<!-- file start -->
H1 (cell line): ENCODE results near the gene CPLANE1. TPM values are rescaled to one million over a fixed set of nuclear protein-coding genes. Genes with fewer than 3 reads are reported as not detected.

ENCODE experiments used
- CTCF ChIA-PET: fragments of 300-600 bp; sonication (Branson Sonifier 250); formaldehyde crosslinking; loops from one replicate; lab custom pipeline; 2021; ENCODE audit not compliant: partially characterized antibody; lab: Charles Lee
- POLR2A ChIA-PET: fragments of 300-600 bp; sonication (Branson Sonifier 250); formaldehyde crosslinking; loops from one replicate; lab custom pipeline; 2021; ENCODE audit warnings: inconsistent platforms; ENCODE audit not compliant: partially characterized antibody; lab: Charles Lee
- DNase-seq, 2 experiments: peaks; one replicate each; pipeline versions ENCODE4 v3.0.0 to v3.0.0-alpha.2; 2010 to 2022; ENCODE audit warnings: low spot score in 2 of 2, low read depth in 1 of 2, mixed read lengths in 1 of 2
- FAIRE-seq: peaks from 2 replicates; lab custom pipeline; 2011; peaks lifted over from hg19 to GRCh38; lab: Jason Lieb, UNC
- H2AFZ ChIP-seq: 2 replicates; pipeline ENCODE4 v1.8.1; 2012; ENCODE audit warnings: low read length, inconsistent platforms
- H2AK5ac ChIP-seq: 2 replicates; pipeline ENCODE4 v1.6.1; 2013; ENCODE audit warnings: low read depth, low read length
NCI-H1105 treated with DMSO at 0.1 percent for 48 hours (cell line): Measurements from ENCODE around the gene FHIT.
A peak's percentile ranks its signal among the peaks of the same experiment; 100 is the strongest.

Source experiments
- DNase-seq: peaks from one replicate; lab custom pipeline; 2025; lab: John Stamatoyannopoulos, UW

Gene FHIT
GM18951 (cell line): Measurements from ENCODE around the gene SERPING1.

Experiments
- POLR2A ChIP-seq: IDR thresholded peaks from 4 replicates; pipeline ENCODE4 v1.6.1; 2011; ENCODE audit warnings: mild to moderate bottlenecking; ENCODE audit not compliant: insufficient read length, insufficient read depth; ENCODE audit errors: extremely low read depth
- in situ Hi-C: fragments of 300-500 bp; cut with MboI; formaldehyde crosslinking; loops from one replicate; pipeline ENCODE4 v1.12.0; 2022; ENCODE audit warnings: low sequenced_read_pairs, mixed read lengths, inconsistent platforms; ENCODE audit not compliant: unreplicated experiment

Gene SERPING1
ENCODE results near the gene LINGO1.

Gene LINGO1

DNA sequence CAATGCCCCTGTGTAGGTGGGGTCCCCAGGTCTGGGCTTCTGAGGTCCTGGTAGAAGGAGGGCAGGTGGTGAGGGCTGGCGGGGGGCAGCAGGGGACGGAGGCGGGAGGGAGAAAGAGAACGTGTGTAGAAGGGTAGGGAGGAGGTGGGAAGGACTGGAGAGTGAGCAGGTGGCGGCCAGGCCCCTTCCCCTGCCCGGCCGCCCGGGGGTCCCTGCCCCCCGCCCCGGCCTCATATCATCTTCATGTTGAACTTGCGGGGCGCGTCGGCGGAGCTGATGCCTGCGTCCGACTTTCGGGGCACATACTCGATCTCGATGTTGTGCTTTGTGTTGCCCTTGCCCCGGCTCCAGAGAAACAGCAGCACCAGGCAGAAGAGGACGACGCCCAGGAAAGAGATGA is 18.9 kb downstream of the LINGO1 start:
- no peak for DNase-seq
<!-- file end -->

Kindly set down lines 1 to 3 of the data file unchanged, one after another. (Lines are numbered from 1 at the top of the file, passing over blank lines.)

H1 (cell line): ENCODE results near the gene CPLANE1. TPM values are rescaled to one million over a fixed set of nuclear protein-coding genes. Genes with fewer than 3 reads are reported as not detected.

ENCODE experiments used
- CTCF ChIA-PET: fragments of 300-600 bp; sonication (Branson Sonifier 250); formaldehyde crosslinking; loops from one replicate; lab custom pipeline; 2021; ENCODE audit not compliant: partially characterized antibody; lab: Charles Lee